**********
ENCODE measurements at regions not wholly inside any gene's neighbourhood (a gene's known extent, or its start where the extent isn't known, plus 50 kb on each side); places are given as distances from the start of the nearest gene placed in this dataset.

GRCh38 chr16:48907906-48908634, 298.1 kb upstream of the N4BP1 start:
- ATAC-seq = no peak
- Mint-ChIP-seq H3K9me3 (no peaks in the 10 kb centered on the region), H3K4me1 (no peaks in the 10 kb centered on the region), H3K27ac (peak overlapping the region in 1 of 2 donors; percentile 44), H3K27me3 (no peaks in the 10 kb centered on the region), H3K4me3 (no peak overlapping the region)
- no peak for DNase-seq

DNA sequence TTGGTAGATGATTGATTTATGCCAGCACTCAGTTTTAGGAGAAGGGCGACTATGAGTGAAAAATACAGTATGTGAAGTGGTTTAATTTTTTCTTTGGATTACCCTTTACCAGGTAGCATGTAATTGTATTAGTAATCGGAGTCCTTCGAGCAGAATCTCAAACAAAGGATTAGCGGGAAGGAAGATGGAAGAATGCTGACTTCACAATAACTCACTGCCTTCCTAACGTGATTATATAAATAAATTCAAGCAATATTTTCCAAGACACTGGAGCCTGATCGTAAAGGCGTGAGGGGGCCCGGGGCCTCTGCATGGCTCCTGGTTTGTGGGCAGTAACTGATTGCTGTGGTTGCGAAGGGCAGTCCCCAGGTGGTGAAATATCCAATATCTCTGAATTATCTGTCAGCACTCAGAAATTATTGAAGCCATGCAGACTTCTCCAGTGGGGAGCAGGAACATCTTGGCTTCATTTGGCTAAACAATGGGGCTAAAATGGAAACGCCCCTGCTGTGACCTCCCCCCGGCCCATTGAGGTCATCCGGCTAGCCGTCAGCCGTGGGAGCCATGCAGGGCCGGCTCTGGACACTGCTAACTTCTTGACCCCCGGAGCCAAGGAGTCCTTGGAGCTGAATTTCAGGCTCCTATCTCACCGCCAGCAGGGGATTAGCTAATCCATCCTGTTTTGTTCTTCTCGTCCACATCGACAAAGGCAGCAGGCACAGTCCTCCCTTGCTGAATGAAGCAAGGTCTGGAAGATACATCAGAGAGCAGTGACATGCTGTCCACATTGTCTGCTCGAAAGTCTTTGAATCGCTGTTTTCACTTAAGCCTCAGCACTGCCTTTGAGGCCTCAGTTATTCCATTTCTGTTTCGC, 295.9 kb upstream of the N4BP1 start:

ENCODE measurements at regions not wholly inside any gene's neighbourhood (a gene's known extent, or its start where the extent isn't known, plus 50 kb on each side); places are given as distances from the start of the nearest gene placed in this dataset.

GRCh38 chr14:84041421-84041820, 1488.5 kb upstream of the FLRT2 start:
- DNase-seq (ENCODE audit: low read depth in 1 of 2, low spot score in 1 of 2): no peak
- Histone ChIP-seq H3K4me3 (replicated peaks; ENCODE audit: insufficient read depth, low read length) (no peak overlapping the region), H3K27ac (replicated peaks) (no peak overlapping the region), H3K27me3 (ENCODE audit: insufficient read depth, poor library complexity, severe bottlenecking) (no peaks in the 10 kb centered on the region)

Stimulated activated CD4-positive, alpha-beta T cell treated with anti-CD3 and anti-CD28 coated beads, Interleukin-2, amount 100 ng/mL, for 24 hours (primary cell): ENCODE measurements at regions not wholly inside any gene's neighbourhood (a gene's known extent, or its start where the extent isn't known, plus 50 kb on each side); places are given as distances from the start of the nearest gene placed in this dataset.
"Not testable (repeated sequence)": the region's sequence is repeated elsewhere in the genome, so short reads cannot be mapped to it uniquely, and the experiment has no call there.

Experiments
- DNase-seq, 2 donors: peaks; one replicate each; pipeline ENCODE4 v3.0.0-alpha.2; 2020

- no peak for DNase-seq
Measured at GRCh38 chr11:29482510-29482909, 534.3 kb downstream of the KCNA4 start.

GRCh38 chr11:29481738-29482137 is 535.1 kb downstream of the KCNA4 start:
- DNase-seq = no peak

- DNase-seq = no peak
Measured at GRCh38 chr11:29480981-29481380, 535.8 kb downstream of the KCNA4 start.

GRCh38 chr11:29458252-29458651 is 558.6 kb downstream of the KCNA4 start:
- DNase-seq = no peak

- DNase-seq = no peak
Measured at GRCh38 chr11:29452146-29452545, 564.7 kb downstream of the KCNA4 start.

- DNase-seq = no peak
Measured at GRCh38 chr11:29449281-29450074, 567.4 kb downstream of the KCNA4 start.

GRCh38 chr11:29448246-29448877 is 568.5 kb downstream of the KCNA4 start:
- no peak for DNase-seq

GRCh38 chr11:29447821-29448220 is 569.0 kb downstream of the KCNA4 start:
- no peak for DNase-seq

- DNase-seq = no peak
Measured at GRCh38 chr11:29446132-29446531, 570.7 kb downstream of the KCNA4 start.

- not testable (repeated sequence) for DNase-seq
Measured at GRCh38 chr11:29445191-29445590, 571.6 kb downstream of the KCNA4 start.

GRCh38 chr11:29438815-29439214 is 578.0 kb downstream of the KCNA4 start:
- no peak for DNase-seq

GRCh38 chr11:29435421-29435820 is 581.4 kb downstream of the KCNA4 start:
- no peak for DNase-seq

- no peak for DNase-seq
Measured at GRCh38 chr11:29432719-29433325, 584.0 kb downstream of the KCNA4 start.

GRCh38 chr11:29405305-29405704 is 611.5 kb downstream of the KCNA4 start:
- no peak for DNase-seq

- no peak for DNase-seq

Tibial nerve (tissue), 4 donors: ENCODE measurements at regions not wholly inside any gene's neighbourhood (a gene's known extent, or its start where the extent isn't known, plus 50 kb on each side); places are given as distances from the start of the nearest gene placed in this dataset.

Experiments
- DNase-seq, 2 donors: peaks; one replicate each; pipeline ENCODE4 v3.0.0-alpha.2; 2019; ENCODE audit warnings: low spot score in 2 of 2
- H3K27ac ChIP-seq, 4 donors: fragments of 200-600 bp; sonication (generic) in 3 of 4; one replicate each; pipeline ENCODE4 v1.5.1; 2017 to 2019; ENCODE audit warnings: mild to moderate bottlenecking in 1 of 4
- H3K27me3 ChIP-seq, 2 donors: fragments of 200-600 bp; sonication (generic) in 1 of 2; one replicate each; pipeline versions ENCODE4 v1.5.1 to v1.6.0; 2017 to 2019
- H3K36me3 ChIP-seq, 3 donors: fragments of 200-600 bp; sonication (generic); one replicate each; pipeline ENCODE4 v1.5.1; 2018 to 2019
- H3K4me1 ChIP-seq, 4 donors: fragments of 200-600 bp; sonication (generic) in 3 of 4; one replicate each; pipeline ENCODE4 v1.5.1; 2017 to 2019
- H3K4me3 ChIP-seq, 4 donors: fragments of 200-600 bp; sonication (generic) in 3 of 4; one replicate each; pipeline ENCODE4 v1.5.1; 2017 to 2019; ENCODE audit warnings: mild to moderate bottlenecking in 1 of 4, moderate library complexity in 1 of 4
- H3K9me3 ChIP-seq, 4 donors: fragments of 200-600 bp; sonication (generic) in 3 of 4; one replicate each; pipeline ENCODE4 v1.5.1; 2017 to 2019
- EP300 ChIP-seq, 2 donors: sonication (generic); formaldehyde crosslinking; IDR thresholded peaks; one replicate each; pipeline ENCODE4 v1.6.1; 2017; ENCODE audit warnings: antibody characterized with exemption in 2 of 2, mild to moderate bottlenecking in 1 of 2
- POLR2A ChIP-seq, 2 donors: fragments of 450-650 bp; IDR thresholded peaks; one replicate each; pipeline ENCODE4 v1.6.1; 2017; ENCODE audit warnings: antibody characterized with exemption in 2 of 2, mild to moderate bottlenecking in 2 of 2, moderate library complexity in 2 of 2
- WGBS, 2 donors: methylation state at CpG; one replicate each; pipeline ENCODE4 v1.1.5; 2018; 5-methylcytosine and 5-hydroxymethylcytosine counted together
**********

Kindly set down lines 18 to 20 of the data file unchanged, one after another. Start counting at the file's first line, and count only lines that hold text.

- DNase-seq = no peak

- DNase-seq = no peak
Measured at GRCh38 chr11:29480981-29481380, 535.8 kb downstream of the KCNA4 start.